First of all, the bus was surrounded by a constant plume of orange dirt. A lot of this found its way onto my clothes and face, and into my eyes and nostrils.

Second, the roads were horribly bumpy. Now, farm tracks seem as smooth as velour by comparison. How my spine and sternum are still intact, I don’t know.

If we slip down there, we ain't stoppin' until we reach a tree

Finally, the edges. The edges were big and steep. Of course, they’re not the worst in the world (can go to South America for some fine examples), but enough to get me thinking of some headlines along the lines of: “British man killed in Uganda bus tragedy”.

I also started wondering, as we were bouncing downhill to the next corner, seeing as though there’s no such thing as an annual MOT – no legal requirement to keep vehicles in a good state – what are the brakes like? Thankfully they were good enough, and, to give him his due credit, the driver did a good job in keeping us on the road, and slowed down a lot for each bump – so well done him.

Steep drops, but at the same time breath-takingly stunning

A boda boda mob

At some time between 7 and 8pm, we arrived in Butogota. There, two of Emma’s friends, Milton and Moses, met us to take us to the Buhoma Community Rest Camp. Our transport was Moses’ motorbike/pick-up thing. Imagine a metal box (about 1.5m cubed), a wheel either side, with a motorbike bolted onto the front. Well that was what we went in.

Now, it looked very cool. The novelty value would have been excellent. However, there were some issues – it wasn’t very big, so, standing up in the back of the vehicle, I had to crouch a lot; it wasn’t very fast, taking us about an hour to reach the camp; there didn’t seem to be much suspension, and the roads got worse –not ideal.

However, what was more immediately scary was the mass of boda boda riders that surrounded me, Emma, Vianney, Milton and Moses as we were stood by the vehicle. They thought we were paying Moses and Milton to take us to the camp – we weren’t. This led to some fairly heated arguing, but, thankfully, Moses and Milton dealt with the matter calmly, and eventually the mob left us alone.

There was still one issue remaining though…

That's not a fake tan gone wrong, that's just me after 12 hours of sitting next to an open window. Also, check out those bags under my eyes. Attractive.

Dehydration

In the space of 11 hours, I’d probably drunk less than half a bottle of water – not even a small cupful. I’d had a lot towards the end of the journey, but it was too late.

The hour’s journey to the Rest Camp was incredibly physically tiring. The lack of water in my body meant I had a throbbing headache, meant I didn’t have a lot of energy so felt weak, and I felt sick.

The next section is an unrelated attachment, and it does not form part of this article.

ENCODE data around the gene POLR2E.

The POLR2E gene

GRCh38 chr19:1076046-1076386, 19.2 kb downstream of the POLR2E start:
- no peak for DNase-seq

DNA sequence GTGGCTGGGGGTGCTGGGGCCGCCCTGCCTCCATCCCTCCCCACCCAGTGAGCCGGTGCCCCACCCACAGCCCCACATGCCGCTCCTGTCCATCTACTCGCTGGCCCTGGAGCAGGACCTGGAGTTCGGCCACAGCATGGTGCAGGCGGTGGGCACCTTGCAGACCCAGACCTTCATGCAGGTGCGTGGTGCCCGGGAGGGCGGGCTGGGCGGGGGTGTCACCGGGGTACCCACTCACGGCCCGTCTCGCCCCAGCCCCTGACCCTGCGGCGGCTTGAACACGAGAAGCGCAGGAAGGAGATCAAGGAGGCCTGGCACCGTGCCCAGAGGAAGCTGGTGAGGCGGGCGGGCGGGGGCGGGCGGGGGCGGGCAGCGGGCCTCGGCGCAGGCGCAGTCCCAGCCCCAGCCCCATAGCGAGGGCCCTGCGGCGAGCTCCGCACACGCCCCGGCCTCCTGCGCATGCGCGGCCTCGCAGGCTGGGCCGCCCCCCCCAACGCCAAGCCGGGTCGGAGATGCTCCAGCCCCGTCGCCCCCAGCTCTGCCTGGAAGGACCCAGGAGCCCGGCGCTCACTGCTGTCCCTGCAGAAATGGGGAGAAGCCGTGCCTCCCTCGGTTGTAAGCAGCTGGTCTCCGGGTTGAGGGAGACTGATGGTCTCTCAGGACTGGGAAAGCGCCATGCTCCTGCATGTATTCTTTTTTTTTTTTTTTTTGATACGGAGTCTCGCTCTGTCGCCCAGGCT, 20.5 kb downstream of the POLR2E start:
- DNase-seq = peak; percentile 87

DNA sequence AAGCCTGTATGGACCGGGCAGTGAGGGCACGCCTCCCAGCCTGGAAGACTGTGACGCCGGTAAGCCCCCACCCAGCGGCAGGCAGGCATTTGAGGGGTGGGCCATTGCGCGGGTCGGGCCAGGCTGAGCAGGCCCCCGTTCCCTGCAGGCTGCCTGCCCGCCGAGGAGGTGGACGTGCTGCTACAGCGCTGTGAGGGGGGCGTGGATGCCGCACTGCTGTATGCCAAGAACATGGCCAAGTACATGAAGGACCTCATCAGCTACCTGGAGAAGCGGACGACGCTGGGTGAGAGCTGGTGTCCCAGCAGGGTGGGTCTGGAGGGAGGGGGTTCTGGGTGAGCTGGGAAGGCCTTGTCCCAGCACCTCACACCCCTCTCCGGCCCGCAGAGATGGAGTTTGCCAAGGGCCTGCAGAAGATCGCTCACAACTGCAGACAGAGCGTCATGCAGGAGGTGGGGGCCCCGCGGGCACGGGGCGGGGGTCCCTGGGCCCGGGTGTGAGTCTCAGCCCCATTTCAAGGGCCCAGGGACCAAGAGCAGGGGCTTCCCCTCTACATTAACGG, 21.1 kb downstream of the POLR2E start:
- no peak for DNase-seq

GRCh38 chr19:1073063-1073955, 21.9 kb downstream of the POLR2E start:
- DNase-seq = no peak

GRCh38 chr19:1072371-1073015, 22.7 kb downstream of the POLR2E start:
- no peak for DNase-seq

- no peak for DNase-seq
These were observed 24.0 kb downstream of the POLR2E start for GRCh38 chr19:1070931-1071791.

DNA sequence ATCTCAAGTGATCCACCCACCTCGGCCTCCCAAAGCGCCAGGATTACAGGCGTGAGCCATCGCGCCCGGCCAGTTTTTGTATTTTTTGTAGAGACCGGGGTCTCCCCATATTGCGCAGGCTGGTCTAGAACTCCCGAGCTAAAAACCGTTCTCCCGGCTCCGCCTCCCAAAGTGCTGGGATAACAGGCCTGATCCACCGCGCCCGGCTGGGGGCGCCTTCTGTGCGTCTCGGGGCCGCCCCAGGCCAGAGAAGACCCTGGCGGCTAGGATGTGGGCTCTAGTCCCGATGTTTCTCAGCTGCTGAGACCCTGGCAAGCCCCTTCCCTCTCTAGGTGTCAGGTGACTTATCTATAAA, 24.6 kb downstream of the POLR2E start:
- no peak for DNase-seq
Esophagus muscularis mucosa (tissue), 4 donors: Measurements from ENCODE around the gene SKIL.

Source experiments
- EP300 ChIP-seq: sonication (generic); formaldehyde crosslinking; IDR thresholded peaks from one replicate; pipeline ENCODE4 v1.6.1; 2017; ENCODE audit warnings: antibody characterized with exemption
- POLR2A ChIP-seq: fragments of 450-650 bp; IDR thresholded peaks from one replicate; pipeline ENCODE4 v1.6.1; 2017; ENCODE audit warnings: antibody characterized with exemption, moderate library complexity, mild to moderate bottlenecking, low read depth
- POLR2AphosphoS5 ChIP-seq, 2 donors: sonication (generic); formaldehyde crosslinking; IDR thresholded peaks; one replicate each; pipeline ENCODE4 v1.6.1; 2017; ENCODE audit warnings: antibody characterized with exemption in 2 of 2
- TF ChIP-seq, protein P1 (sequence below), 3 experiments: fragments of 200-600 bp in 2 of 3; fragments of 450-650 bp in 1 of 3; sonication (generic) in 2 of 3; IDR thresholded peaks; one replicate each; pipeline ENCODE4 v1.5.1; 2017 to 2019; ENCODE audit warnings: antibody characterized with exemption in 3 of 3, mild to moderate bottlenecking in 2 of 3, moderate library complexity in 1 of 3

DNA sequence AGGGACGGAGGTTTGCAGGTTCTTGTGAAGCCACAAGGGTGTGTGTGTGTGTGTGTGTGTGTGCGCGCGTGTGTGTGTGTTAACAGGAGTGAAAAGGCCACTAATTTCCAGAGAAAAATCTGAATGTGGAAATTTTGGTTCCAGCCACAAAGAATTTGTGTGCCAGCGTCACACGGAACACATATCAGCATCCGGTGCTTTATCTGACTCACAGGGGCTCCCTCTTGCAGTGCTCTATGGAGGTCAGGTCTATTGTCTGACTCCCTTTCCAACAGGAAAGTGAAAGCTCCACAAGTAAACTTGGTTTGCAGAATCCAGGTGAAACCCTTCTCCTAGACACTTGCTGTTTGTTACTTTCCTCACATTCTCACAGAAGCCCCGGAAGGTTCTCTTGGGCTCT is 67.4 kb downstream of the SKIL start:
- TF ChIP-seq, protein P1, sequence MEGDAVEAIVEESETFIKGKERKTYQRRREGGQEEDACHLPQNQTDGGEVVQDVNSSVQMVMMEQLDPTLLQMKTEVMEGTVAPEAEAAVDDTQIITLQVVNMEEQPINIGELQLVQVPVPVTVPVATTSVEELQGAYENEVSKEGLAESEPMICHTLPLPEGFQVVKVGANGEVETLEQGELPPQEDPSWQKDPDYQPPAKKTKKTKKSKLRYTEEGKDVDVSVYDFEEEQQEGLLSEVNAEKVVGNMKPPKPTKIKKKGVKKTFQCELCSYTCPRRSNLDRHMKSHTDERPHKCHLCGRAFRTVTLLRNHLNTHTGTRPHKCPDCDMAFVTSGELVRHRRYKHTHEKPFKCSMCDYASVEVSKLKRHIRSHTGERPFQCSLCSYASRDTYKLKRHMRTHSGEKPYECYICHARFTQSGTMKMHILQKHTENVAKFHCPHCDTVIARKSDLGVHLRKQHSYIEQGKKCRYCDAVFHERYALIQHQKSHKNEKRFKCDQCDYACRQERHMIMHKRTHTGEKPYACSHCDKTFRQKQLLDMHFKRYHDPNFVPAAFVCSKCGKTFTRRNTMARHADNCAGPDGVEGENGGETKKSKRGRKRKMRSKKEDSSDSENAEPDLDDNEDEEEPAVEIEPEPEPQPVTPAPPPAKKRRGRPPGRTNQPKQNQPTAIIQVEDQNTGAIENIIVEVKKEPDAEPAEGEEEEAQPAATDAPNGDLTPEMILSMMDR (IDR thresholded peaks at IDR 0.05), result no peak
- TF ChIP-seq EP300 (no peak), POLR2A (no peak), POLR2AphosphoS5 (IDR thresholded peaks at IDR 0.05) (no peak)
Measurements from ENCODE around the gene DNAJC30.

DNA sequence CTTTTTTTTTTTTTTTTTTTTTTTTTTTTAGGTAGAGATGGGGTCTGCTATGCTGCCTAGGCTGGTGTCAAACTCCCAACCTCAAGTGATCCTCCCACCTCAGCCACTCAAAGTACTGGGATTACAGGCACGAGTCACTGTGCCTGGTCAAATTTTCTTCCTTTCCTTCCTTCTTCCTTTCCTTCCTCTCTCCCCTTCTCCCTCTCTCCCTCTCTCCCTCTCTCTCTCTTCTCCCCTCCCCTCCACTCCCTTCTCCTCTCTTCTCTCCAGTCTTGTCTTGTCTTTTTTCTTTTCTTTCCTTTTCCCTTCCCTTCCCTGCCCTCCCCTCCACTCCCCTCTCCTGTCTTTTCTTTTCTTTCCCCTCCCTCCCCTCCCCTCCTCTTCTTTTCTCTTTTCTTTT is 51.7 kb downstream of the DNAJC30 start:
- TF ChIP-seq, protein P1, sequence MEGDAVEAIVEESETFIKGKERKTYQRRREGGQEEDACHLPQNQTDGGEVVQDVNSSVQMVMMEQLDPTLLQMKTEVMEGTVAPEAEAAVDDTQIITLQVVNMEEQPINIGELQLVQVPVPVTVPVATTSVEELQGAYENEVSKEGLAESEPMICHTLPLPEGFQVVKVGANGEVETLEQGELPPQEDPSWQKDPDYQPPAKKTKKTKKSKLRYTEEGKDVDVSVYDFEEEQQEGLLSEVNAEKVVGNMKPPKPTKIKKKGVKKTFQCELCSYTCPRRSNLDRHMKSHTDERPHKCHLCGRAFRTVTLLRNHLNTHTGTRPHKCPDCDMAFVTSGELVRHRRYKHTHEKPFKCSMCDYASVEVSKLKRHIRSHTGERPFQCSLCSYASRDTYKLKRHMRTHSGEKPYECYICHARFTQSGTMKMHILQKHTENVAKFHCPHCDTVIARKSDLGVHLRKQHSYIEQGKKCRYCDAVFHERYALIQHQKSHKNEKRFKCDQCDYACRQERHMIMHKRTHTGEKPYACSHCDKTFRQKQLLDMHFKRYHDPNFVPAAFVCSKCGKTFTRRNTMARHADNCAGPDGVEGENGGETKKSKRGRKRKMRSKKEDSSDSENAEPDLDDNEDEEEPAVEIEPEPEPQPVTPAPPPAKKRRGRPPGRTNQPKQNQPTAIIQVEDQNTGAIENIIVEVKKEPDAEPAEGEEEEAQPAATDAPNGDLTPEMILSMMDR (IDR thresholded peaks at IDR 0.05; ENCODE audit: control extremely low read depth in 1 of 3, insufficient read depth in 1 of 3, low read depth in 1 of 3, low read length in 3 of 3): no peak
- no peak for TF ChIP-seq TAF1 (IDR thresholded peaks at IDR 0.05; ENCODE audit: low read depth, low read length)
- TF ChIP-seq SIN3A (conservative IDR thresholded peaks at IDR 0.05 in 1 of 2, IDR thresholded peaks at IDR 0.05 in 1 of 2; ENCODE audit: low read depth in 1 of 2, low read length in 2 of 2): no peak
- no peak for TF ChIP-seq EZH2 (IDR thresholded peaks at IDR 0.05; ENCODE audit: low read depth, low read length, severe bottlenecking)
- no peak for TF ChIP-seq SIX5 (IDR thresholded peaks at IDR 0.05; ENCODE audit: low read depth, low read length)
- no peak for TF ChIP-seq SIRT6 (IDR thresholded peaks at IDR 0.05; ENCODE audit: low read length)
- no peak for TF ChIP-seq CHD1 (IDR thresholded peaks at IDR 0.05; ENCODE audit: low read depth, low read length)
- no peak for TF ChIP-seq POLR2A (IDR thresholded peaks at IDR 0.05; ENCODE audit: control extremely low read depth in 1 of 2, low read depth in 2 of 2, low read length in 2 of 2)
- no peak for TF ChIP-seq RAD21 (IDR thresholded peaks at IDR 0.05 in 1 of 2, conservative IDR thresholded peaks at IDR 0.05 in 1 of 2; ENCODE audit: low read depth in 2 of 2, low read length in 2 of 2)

Five minutes after arriving at the Rest Camp, I vomited behind a hedge. I considered it my peace offering to the local mosquitoes (it seemed to work. At least until I got back to Kampala, where I was bitten by a mosquito on my big toe. I’d never been bitten on a toe before, but it was bloomin’ annoying).

After taking on some water and some re-hydration stuff (at the behest of Emma) I felt much better.

Thankfully, the next few days – and indeed the rest of my time in Uganda – were much better. What’s more, with the bus journey behind me, I can now find it amusing and look at the funny aspects of it, like when people brought chickens on board, or when we spotted a cow in the back of a pick-up.

A cow in a pick-up. Enjoy

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9 responses

8 09 2010
Poppy Bullock

Great blog Peter! Although I’m a little confused by the dates being in the future…

Keep up the writing! 🙂

8 09 2010
Peter Adams

Thanks Poppy for the comment and for the correction (now correct date)!

8 09 2010
Vianney

I have to make more journeys to Buhoma (12 hours on the bus, you know what am talking about). Otherwise, you write well.

10 09 2010
Phil

Christ, that sounds awful and yet rather fun in retrospect! I had a couple of friends do a 16 hour coach journey once and I’ve heard tales of 26 hour coach journeys. I sympathise with them a lot more now.

Although none of them did get the deep cleanse that you got. That has got to be an added bonus!

3 11 2011
sdecourcey

I absolutely loved reading this post ❤ I'm slightly in love with Uganda and reading this brought back so many memories. Thanks for posting (:

5 11 2011
Peter Adams

Thanks for taking the time to read it and comment on it – and, of course, I’m glad you liked it! Really appreciate it, thank you.

5 11 2011
Peter Adams

Meant to ask, where have you been in Uganda? Did you go on THAT bus journey too?

6 11 2011
sdecourcey

Hah, no. I haven’t had the pleasure of a 12-hour bus ride…yet 😉
I was in Kampala and Busia. And I’m going back this January, back to Kampala. Pretty excited.
I’ve got all of my journal entries from my last trip posted on my blog if you want to check them out (:

6 11 2011
sdecourcey

Oh, um, the blog is sdecourcey.wordpress.com if you’re interested.
I’m going to have a look at some of your other Uganda posts now too.